Ten years ago today - September 11, 2001 - was a sunny day just like today. Clear, blue skies as far as the eye could see. Daddy and I had been married for only five months, and that day started like most every other. He left for his job at the sawmill as the sun was rising. I rushed out the door (I always rushed in the morning) for my job in the office at King's Grant Retirement Community. I punched in at 8:30 and headed downstairs to my cubicle. I had just gotten everything situated and my computer turned on when I heard a startling report on the radio: an airplane had just crashed into one of the towers of the World Trade Center in New York City. It was 8:46.
Wow, that was terrible news. A big building like that...well, there had to be lots of people inside, beginning their work day just as I was. It was terrible. I wandered away from desk and into the main reception area to see if my co-workers had heard. They had, and the receptionist had already turned on a little TV in the corner. We stood watching as black smoke poured out of the tower. Reporters were speculating as to whether this was a crazy accident, or whether it was something worse.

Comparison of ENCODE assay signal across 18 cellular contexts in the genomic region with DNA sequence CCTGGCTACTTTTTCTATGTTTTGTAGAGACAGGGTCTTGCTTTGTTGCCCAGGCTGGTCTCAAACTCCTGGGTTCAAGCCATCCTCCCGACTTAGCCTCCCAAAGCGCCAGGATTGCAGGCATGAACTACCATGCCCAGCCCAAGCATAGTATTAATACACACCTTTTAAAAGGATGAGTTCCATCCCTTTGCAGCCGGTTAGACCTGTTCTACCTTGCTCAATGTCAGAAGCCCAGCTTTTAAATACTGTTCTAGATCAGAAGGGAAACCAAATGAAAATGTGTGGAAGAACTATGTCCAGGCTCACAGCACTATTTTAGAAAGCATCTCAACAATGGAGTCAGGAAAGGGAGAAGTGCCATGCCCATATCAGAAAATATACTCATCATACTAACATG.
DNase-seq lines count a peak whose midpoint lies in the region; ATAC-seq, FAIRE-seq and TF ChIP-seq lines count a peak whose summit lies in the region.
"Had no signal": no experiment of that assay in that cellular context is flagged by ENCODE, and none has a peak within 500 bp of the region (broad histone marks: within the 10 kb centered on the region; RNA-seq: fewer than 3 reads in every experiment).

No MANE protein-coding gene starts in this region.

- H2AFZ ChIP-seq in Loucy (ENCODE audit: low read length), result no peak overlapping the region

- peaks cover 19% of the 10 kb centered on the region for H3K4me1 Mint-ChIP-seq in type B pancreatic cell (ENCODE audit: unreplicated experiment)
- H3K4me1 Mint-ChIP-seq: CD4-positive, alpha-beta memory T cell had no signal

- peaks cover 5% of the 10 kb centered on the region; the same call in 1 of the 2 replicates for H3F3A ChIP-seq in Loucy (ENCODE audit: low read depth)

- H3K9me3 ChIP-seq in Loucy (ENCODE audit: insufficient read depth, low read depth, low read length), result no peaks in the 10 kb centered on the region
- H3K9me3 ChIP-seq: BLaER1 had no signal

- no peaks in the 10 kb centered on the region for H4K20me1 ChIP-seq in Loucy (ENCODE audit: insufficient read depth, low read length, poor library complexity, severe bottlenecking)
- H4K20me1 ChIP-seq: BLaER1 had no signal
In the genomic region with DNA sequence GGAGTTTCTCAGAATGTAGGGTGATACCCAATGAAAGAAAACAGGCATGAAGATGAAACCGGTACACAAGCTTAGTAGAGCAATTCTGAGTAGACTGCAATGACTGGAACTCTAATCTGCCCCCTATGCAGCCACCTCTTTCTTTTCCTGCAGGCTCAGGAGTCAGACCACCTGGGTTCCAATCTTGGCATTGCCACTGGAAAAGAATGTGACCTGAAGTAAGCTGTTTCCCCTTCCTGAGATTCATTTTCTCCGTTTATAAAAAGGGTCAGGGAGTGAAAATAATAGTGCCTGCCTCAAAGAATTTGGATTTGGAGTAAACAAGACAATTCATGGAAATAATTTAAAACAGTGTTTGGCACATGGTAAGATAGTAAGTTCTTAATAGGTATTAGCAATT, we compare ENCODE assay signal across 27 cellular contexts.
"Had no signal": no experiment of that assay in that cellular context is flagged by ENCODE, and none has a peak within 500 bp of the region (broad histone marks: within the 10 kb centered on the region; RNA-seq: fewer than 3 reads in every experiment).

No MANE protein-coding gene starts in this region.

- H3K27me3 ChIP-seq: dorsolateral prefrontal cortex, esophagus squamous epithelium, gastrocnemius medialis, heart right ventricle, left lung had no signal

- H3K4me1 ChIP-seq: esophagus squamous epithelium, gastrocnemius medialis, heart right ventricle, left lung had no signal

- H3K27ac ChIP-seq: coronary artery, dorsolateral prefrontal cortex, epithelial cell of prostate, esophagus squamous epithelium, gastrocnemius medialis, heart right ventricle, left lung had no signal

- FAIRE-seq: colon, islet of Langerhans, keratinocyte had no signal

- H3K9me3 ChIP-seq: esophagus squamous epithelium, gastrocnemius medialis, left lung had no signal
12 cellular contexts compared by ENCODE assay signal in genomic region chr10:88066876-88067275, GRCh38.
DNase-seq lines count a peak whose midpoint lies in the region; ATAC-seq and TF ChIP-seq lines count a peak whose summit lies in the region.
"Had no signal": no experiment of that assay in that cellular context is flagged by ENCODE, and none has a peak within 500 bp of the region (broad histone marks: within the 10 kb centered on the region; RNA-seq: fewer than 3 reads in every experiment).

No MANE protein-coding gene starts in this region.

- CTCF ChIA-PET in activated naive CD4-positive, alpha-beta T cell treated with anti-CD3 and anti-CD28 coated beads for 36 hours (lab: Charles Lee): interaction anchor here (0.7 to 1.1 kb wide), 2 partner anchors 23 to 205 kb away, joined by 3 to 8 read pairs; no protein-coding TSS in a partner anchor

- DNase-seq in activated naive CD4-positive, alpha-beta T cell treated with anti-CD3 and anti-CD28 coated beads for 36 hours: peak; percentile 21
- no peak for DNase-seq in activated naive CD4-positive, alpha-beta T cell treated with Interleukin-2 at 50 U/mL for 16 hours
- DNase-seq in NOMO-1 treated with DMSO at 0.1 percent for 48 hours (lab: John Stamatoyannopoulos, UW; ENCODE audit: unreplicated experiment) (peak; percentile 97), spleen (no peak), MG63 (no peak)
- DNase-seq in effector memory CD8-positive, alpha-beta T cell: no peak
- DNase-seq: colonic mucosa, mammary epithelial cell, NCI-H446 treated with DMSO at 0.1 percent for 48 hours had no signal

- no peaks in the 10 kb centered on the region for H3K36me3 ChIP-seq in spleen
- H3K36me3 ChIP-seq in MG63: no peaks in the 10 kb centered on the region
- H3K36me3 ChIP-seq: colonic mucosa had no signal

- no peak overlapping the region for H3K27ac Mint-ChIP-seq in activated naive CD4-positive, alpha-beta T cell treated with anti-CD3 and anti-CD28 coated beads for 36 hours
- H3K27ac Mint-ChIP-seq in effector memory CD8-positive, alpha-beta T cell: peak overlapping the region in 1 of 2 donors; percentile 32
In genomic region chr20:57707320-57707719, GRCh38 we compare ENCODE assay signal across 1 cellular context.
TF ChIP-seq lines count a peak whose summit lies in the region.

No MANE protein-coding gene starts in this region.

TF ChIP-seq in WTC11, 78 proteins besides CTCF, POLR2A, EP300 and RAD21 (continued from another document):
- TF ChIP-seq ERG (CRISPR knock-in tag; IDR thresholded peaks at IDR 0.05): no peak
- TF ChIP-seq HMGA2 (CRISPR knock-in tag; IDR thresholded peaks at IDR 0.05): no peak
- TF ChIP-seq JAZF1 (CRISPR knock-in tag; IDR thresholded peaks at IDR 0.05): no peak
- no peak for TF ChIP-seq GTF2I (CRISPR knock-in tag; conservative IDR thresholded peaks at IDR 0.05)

At 9:03, we were still watching the TV and saw the second plane crash into the other tower. This was no accident.
Shocked by the morning's events thus far, I had just returned to my desk when a third plane struck the Pentagon at 9:37. At 10:03, a fourth plane crashed into a Pennsylvania field after passengers bravely overtook the terrorists on board.
I called Daddy at work, called Gramma at work. I just needed to hear the voices of the people I loved. It felt like the whole word was caving in that morning. Everyone was shocked, sad, angry, scared. Several of the employees and residents had friends and family in New York and frantically attempted to get in touch with them. Some did. Others were left wondering until later that evening. As far as I know, no one there lost a loved one.
But so many people did. Nearly 3000 people lost their lives that day, quite literally out of the blue.